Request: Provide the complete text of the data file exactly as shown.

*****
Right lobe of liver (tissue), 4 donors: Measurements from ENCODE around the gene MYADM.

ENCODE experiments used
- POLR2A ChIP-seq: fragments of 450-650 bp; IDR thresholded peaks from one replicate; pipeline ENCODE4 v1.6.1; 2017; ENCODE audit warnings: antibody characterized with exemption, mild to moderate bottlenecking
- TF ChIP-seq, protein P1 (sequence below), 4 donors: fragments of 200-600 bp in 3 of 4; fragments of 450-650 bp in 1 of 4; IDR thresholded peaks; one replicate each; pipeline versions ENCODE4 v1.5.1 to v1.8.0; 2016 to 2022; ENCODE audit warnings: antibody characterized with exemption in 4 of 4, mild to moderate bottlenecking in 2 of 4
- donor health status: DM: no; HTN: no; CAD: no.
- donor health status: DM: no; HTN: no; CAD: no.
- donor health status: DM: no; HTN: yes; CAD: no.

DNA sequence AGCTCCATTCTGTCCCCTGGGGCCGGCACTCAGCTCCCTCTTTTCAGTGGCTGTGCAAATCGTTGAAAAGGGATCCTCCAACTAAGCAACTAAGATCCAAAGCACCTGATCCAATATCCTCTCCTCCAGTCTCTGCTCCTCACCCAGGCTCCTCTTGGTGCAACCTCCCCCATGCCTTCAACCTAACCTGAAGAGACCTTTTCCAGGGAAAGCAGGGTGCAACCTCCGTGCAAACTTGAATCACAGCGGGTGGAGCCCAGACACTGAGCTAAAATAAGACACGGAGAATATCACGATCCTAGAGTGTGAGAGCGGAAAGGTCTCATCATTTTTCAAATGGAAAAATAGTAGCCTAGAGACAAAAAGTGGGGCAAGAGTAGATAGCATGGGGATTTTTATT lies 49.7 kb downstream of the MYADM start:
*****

Right lobe of liver (tissue), 4 donors: Measurements from ENCODE around the gene MYADM.

ENCODE experiments used
- POLR2A ChIP-seq: fragments of 450-650 bp; IDR thresholded peaks from one replicate; pipeline ENCODE4 v1.6.1; 2017; ENCODE audit warnings: antibody characterized with exemption, mild to moderate bottlenecking
- TF ChIP-seq, protein P1 (sequence below), 4 donors: fragments of 200-600 bp in 3 of 4; fragments of 450-650 bp in 1 of 4; IDR thresholded peaks; one replicate each; pipeline versions ENCODE4 v1.5.1 to v1.8.0; 2016 to 2022; ENCODE audit warnings: antibody characterized with exemption in 4 of 4, mild to moderate bottlenecking in 2 of 4
- donor health status: DM: no; HTN: no; CAD: no.
- donor health status: DM: no; HTN: no; CAD: no.
- donor health status: DM: no; HTN: yes; CAD: no.

DNA sequence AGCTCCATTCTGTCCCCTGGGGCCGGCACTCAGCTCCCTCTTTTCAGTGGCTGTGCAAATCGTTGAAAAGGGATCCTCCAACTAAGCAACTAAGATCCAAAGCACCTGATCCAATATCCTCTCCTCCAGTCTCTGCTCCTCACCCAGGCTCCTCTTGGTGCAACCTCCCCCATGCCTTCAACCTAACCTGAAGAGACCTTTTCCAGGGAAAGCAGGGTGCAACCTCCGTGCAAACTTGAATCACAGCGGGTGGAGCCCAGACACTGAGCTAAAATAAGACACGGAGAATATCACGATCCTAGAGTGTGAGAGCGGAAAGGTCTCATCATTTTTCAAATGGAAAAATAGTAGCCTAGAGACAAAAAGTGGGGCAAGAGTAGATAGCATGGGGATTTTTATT lies 49.7 kb downstream of the MYADM start: